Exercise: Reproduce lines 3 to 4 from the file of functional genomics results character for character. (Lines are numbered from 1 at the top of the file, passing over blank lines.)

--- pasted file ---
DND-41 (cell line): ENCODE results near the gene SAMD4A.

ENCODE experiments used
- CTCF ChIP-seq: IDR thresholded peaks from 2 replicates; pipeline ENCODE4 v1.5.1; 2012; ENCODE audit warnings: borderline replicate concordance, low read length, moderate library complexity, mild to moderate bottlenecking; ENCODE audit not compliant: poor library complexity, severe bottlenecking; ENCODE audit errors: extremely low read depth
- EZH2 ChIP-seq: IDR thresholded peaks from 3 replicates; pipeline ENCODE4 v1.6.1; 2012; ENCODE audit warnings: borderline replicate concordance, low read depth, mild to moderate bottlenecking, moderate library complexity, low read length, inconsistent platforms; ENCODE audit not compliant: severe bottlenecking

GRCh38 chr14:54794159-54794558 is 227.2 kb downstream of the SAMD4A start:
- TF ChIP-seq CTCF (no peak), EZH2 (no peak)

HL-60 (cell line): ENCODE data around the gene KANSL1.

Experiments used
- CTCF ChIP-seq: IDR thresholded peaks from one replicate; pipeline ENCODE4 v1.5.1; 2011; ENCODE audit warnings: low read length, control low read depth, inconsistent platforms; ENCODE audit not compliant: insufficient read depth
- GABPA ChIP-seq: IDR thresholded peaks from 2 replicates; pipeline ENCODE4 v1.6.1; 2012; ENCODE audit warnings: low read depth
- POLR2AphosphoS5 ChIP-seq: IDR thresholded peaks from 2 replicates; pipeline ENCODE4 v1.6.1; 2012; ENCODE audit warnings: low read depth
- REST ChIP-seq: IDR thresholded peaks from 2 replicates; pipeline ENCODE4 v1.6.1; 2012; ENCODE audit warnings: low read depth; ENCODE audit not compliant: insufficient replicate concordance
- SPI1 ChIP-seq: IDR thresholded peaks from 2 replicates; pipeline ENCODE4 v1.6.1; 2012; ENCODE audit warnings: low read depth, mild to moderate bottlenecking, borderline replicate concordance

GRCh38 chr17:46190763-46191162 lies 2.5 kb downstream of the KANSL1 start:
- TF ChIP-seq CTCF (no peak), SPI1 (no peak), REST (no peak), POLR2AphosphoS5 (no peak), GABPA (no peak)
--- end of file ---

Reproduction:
- CTCF ChIP-seq: IDR thresholded peaks from 2 replicates; pipeline ENCODE4 v1.5.1; 2012; ENCODE audit warnings: borderline replicate concordance, low read length, moderate library complexity, mild to moderate bottlenecking; ENCODE audit not compliant: poor library complexity, severe bottlenecking; ENCODE audit errors: extremely low read depth
- EZH2 ChIP-seq: IDR thresholded peaks from 3 replicates; pipeline ENCODE4 v1.6.1; 2012; ENCODE audit warnings: borderline replicate concordance, low read depth, mild to moderate bottlenecking, moderate library complexity, low read length, inconsistent platforms; ENCODE audit not compliant: severe bottlenecking